Me: the brand.

April 21, 2015 § 10 Comments

His T-shirt read:

Order yours today!

Order yours today!

THE MAN, THE MYTH, THE LEGEND, and he was trailing his wife around the Tallahassee Flea Market.

He was taller than most, good-looking too, but myth? Legend?

Perhaps his label was a joke. Or a wish. Or a gift from his kids.

But as I looked around, other T-shirts made claims for their wearers.

Big claims.

None said anything as modest as: Nice Guy, Good Kid, or Decent Human Being.

Please read the following in the voice of an irritated geezer.

Why is it that everyone is extraordinary these days? A star? The center of the universe? In my day we were ordinary and proud of it.

Okay, go back to your normal voice. The one that doesn’t sound cranky or like a used car salesman or carnival barker, and ask yourself nicely, why is it that we have to package ourselves as if we were really famous or as familiar as an iconic consumer product?

When it comes to self-promotion the T-shirt is just the beginning.

Coke advertising art.


If you do anything public or commercial you will be told to brand yourself. Being unwilling or bad at it will be held against you.

Consider some of the great, reclusive creative artists of the past: Vincent Van Gogh, Harper Lee, Emily Dickenson, J.D. Salinger. What if their inability to sell themselves had kept their work from seeing the light of day?

I write books and make music, both public activities that require an audience, and I will email you and post to Face Book and hope you’ll come out to hear me sing or buy my latest book, but the pressure is on to do so much more.

I’m told that to succeed I must shake the tree of social media constantly, collect followers. Maybe “followers” is just an unfortunate choice of words, but I humbly submit, unless you are Jesus Christ, the Buddha, or some other radiant source of light, you should have friends and family, not followers.

Famous people have always been with us, but in other eras they were few and known to everyone not living under a rock.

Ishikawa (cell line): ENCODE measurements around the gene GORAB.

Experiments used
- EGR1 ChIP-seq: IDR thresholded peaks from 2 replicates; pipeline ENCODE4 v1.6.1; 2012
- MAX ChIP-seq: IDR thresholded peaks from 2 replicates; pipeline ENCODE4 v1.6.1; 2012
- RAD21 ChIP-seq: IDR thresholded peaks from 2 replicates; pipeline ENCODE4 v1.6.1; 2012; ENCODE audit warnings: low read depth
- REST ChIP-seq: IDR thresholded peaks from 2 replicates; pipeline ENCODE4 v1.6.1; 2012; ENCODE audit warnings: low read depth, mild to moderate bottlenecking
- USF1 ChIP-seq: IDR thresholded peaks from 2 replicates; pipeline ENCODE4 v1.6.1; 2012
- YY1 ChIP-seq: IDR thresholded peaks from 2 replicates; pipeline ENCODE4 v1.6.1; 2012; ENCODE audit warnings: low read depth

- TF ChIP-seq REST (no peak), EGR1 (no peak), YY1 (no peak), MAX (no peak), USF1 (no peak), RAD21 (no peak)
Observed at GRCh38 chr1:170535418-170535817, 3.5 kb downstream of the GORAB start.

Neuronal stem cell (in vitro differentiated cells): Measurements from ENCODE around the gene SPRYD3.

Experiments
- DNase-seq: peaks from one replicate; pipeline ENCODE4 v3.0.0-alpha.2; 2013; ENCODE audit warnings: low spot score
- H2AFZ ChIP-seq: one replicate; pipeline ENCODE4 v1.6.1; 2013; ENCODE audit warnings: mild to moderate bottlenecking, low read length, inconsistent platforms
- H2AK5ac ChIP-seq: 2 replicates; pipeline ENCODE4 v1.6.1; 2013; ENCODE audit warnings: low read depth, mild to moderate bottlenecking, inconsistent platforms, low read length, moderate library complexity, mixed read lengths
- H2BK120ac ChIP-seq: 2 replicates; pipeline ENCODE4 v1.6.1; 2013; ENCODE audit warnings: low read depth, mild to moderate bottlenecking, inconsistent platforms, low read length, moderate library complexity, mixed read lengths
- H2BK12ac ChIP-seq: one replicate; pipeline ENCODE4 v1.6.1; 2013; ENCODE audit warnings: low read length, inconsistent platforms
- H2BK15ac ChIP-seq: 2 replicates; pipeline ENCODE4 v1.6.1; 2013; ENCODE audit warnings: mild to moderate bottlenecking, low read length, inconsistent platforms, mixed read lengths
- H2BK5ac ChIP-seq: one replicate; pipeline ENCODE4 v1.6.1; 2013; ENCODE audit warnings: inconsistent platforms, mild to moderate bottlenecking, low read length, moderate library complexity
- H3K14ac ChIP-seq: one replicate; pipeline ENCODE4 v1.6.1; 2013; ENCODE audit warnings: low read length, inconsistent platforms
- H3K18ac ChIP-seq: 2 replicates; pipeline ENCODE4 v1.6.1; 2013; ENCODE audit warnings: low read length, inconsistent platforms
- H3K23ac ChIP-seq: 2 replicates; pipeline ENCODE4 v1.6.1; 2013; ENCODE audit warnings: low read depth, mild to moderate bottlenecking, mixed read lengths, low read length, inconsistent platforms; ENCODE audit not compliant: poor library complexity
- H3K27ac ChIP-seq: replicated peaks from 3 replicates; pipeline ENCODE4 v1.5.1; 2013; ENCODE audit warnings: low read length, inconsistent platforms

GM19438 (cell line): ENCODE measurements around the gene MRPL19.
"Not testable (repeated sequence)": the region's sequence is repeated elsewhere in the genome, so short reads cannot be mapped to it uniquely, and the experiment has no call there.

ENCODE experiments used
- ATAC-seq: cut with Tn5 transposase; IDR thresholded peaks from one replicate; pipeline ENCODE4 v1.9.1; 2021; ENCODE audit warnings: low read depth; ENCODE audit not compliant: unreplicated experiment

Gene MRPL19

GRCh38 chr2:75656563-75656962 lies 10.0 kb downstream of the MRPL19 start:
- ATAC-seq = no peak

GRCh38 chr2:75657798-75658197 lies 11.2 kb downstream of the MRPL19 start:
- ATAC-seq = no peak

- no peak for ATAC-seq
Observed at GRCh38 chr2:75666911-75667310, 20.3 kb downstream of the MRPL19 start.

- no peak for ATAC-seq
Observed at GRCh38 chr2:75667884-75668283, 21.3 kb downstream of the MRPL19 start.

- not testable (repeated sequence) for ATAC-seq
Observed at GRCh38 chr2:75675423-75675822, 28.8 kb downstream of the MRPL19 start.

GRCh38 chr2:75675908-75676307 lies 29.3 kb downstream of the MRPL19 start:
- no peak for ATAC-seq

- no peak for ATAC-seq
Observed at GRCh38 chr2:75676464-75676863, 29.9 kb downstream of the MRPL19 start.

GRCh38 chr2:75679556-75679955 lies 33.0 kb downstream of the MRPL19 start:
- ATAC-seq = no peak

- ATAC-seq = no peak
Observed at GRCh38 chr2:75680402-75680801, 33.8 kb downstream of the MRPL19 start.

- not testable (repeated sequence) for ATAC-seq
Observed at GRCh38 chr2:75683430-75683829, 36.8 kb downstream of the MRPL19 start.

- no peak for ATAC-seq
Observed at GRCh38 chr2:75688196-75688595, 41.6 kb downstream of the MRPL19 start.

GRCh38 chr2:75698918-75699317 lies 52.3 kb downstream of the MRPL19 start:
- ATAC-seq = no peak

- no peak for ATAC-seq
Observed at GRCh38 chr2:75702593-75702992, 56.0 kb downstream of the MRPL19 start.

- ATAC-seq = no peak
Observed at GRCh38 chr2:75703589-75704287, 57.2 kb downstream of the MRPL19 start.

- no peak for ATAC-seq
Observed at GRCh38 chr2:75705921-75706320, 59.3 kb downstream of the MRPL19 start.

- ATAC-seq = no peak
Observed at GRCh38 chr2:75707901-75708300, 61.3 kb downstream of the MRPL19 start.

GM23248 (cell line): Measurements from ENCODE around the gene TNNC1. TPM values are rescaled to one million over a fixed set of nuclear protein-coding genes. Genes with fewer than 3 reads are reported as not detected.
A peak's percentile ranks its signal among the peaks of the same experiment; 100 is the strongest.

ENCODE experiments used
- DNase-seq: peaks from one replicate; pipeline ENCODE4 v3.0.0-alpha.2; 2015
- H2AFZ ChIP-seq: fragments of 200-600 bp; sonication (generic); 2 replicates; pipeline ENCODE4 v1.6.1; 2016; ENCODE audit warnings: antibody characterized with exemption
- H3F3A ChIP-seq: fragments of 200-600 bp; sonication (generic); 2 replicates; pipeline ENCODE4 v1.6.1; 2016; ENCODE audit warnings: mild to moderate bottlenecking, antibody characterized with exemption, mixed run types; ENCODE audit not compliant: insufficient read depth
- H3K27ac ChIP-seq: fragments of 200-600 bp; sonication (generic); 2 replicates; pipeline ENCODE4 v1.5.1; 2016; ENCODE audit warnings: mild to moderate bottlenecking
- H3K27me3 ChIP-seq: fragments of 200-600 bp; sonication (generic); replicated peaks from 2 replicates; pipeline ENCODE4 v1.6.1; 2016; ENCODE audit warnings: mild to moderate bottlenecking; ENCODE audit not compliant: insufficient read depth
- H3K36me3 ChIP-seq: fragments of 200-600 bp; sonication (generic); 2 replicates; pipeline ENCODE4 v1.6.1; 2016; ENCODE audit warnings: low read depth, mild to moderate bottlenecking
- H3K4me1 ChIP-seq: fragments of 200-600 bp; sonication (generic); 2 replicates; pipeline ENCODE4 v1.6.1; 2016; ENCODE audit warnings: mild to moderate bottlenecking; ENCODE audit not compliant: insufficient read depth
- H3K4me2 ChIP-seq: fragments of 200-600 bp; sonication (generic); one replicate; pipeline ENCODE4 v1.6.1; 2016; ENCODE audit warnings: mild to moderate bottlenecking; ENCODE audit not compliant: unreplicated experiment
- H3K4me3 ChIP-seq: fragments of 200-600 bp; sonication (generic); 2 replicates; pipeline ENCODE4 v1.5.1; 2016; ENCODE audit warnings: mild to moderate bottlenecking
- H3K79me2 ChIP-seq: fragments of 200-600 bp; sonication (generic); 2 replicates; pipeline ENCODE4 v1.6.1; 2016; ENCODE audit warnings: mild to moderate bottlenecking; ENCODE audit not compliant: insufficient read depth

Elvis.Elvis. Marilyn Monroe. John F. Kennedy. Genuinely larger than life, they towered. But if you think about the lives of those who deserve the title Legend, the price of owning that title is high.

Given the choice, would you want the burden of being Elvis?

Now that being legendary is the norm we are like a string of firecrackers, each of us going off with a loud pop and a fizz of smoke, briefly noticed before this short-attention-span society shifts its gaze to the next shiny object.

Please return to the cranky voice. In my day we were all in this together! As my mother used to say when I asked if I was pretty, “You’re pretty enough.” Back then enough was good enough.

Few of us are destined to tower, but we can strive to be a Nice Guy, a Good Kid, or a Decent Human Being.

We don’t need a T-shirt to advertise it. We just need to live it.


Note: After reading this, my husband, Ray, has agreed to, never again, wear his FISH FEAR ME T-shirt (although they would be wise to do so).


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§ 10 Responses to Me: the brand.

  • craig reeder says:

    I loved what you said about “unless you are Jesus Christ, the Buddha, etc…..” The term “followers” has a kind of creepiness to it, like some cultish mob of zombies, but it is so central to this new virtual world of social interaction. thanks again for homespun wisdom and a little reality check.